I received the back-to-school supply list email this week. My youngest child was quietly resigned at this first sign of the end of summer. My oldest child told me to delete the email. I was sorely tempted.
It’s been since March 2020 since my kids have been inside a school building. They’re returning to school this year, but they won’t be in familiar surroundings. Both of them “graduated” up last year: one to high school and one to middle school. Suffice to say, they’re having some anxiety.
Childmind.org has a great article by Lianna Wilson, MA, and Sarah Strauss, MS, that encourages parents to validate their own and their child’s feelings and establishing some expectations for different routines, like morning, bedtime, and homework.
Generally, child psychologists recommend routine and structure as an antidote to anxiety and uncertainty. So, tonight we’ll be having a family meeting and start developing parameters and expectations for homework, bedtime, morning, and extra-curricular activities. I anticipate tears. Probably from me. From the kids I anticipate balking. Our structure has been, well, loose this summer. It’s going to be a shock to go from a pajama-pant lifestyle back into a hard-pant world.
My kids are coming at this from different mindsets. One would like to remain at home. The other is cautiously optimistic. COVID is a secondary worry for them. Both are vaccinated and our district is mandating masks to be worn. As much as I’d like to think that COVID is behind us, the Delta variant is a reminder that nature is tenacious and we need to listen to our doctors. But I also believe that this year is going to be okay.
Like all parents, I have so many hopes for my children. I hope they make new friends. I hope they connect with their teachers. I hope they join clubs. I hope they find their passions. And yes, I hope they don’t get sick. But I’m constantly reminding myself things are going to be okay. I ran a preschool in the middle of the pandemic last year. It was fine. It was safe. I have to keep reminding myself my kids are careful. They know what to do. They know what not to do. Their teachers are taking this seriously.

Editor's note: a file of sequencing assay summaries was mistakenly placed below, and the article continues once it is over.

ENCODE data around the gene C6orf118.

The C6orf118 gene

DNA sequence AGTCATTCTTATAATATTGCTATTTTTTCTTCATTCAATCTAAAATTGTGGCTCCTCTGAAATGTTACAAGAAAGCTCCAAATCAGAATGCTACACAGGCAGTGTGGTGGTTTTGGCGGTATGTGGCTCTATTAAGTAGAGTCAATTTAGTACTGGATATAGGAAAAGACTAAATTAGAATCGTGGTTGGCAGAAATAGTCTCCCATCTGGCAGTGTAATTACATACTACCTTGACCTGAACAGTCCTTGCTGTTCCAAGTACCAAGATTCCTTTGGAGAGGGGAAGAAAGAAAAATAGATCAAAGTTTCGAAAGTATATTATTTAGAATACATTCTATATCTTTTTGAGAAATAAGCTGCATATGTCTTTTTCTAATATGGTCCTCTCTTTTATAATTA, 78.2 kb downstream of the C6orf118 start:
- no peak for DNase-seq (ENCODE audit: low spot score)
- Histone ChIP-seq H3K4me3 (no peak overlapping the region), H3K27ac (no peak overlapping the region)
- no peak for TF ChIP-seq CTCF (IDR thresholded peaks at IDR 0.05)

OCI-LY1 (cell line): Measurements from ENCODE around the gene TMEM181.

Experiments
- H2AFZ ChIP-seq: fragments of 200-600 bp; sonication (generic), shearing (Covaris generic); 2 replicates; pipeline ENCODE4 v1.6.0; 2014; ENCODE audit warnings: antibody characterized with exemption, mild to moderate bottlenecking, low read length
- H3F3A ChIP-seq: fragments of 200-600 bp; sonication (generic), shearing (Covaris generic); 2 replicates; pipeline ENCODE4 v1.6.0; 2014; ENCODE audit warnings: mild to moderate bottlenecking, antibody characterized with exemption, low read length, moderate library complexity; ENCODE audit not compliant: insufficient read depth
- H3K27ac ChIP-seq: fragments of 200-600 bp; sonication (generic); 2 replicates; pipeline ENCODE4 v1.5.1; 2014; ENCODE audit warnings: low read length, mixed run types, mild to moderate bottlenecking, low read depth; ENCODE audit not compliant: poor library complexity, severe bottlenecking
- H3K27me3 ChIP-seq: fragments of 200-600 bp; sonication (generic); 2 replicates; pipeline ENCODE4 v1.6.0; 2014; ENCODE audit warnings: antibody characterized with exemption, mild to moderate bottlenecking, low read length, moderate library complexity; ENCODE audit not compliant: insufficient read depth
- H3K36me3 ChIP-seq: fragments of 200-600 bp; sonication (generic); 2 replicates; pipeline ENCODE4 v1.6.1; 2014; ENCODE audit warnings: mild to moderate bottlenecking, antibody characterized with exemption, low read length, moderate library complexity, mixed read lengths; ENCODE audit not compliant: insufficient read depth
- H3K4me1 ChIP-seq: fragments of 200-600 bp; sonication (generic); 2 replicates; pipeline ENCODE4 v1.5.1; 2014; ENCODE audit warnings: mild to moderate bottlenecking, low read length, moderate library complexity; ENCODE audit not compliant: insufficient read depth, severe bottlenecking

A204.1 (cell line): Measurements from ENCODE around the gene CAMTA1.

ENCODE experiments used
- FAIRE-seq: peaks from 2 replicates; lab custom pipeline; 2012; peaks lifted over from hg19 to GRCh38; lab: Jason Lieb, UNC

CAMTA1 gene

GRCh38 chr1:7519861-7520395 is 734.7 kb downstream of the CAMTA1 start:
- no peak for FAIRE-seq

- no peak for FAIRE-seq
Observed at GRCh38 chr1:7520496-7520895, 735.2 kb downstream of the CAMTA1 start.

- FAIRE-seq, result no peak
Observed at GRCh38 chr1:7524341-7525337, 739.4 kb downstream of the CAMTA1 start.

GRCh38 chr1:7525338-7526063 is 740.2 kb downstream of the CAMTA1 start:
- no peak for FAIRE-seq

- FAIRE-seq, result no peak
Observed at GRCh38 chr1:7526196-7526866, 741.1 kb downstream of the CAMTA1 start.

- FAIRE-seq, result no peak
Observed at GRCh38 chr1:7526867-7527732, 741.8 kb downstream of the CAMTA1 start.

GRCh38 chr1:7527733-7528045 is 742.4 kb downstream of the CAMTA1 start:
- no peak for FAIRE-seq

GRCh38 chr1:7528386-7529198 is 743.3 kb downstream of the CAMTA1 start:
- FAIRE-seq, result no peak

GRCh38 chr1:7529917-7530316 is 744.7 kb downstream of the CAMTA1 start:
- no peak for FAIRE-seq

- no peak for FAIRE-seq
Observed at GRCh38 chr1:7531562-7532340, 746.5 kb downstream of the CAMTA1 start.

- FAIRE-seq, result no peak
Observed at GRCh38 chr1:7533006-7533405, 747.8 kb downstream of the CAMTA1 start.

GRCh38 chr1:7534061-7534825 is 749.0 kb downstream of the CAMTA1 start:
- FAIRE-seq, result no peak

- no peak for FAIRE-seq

Making friends, however, is my kids’ top worry. Thankfully, the school is being sensitive about the anxiety around going back school and has planned time during the school day for them to stretch their social muscles. They’re kicking things off with orientation days for their grades. They’ll be walked around their school, shown their classrooms and lockers, and introduced to their teachers and classmates. They’ll even have to get to their bus stop at the correct time and ride the school bus. No parents allowed to ruin their “cool-kid” image.
My main wish for all kids this year is that they have fun. That they love being in school. That they make tons of friends. That they can forget for a moment last year happened.